Do you find there’s been resistance to hip-hop on the part of the geek audience?
Definitely. Check the comments on my first posting on Kotaku to see the proof! Typically, geeks aren’t into hip-hop. This may be because it has been one of the most popular genres of music throughout their lives and they’ve wanted to be different. This is probably because the most heard styles of hip-hop are almost never the classiest or more intelligent and respectful.
Sometimes, I have also run into guys who are die-hard against anything being mixed into their favorite soundtracks. I’ve also often received messages from people who “wanted to hate” my work or “don’t usually listen to hip-hop” but found themselves getting majorly into it. Even when the fans politely asked for an instrumental version without hip-hop vocals, I feel it is a victory for hip-hop.
When we were emailing to set up this interview, you mentioned that you went on a bit of a journey through the history of hip-hop. Did you find a healthy presence of the geeky during your exploration into that history?
Yes and no. There has been a history of hip-hop artists having sampled or mentioned video games, but it’s not quite a rich history. Most of it is probably due to video games and hip-hop emerging around about the same time, and most rappers likely had a console at home. As far as other outlets of geekdom, literature, and film, there isn’t usually much but for the passing reference to a film or book that was ‘trending’ at the time. The ideal for most of rap history was that you couldn’t afford to lose your cool or your focus at any time or you’d get jumped on or ignored.
However, Wu-Tang Clan came along with one of the geekiest things you can have- an obsession with Asian culture. They made it marketable and desirable to people who would have never thought so. Countless comic book, martial arts film, and videogame references can be found in the Wu-Tang Clan’s lyrics. I would recommend them as a starter for a geek wanting to get into hip hop. A lot of rappers are also closet nerds. Eminem is one of the top scoring Donkey Kong players worldwide.
How long have you been associated with Scrub Club Records? How would you describe that family of artists?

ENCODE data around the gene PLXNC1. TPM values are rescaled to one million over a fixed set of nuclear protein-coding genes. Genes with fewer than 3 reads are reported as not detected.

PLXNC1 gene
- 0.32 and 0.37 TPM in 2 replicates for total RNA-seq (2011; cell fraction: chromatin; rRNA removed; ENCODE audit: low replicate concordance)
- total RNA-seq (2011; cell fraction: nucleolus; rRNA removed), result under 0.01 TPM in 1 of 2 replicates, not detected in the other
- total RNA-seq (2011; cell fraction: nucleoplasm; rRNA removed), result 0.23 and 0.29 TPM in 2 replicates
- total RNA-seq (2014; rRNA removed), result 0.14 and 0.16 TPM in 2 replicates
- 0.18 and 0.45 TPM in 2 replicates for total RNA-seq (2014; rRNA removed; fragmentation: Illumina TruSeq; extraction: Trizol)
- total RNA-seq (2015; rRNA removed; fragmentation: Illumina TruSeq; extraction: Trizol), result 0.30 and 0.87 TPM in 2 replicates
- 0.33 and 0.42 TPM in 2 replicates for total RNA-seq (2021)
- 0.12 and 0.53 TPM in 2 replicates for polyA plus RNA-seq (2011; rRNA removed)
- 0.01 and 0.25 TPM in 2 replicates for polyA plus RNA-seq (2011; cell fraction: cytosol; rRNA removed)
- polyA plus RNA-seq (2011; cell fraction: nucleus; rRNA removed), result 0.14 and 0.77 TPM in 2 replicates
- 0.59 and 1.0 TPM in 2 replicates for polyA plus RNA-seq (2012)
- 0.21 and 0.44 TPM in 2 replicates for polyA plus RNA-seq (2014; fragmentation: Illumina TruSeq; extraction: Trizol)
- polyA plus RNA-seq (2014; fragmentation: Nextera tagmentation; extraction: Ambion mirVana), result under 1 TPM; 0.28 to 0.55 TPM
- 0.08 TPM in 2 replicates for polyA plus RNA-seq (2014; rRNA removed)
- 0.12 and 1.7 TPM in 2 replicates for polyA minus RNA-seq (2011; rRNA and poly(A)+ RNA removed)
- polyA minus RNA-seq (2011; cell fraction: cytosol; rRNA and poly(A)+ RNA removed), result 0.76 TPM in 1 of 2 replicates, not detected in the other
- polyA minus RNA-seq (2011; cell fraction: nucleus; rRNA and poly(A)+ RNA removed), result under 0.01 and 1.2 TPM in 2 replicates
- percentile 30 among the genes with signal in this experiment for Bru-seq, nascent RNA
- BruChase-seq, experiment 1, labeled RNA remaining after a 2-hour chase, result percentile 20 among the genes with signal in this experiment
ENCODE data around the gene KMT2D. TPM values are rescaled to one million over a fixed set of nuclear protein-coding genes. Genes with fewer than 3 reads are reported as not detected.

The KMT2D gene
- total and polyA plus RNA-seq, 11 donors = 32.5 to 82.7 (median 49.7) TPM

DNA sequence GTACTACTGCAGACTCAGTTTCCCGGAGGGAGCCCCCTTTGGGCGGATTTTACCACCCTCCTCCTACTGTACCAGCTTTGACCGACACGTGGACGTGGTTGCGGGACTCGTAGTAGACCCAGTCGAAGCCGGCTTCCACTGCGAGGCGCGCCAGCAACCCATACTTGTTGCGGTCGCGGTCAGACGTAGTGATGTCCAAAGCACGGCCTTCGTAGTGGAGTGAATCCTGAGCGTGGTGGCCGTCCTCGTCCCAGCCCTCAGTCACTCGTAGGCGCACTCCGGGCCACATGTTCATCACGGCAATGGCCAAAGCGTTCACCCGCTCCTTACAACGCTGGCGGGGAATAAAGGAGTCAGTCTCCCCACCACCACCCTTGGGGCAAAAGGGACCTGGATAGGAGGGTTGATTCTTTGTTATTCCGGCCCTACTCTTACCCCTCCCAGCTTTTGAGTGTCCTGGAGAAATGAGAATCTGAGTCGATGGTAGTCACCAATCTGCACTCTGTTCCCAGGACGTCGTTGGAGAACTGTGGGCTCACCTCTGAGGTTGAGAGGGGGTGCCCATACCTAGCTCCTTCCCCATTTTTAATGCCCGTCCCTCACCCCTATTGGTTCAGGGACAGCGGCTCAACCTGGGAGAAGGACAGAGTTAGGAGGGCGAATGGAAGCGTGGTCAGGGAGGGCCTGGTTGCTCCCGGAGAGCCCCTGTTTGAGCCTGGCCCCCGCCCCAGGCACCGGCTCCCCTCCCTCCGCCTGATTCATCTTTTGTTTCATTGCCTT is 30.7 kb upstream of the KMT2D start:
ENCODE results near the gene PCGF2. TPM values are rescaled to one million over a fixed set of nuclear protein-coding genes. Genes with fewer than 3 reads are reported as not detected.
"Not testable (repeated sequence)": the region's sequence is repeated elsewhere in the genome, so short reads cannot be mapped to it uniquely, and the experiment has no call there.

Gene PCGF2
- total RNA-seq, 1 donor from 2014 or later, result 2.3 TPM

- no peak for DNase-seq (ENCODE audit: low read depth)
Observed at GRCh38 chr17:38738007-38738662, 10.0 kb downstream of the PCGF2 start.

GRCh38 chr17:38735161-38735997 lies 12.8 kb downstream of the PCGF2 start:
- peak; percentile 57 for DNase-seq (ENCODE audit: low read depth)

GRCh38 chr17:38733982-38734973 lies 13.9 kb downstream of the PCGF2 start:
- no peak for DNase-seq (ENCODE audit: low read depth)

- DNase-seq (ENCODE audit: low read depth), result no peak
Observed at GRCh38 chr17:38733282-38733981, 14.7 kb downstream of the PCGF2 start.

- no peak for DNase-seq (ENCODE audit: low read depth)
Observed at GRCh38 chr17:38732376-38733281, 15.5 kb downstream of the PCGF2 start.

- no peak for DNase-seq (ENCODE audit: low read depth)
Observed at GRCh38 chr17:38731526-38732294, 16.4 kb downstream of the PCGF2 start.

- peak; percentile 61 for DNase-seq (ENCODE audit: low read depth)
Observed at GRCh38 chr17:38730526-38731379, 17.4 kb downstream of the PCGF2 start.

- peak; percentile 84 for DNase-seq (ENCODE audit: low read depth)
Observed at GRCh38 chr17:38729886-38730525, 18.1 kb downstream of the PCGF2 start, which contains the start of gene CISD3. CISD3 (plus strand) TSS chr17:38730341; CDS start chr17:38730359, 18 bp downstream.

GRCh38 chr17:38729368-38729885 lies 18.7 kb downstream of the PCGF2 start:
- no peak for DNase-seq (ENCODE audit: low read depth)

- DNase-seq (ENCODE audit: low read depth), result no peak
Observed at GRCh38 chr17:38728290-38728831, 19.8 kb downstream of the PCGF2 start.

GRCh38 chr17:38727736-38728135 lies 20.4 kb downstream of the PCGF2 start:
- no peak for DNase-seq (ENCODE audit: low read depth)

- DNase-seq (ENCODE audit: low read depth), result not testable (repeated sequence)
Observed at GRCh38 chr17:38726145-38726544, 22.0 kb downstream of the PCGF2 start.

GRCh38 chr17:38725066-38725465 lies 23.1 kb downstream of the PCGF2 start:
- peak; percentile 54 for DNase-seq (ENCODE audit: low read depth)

I have been associated with Scrub Club Records for just a little over a year now. They are some of the purest musicians I have ever worked with. They aren’t worried about record sales, or greedy for social network presence, or [getting] clicks. In fact, everything released on the label is not-for-profit and free to download, so when a Scrub Club artist is performing or producing, he or she is doing it simply for the music. It’s a really interesting thing to see, and besides having such a strong ideal, they are also some of the friendliest people I’ve met.
I have to give a shout-out to my label head, Madhatter McGinnis. He is responsible for hand-picking the best unsigned artists in geek music, uniting these artists under a single label, and letting me be one of them. There are a lot of shifting cliques in ‘nerdcore’ music and I’m proud to say that Scrub Club is the longest-standing group of them all.
How would you define nerdcore music and what direction do you think things are moving in? What are you most excited about in contemporary nerdcore music?
Nerdcore music is a really interesting sect [of music] because it is still quite young and it could really go in any direction from here. It’s less than ten years old under that official name, though there have been geeky musicians since there were things to geek out about. Really, I am no historian of nerdcore music because I only discovered it with my induction to Scrub Club Records, but I have been exploring it bit by bit since then.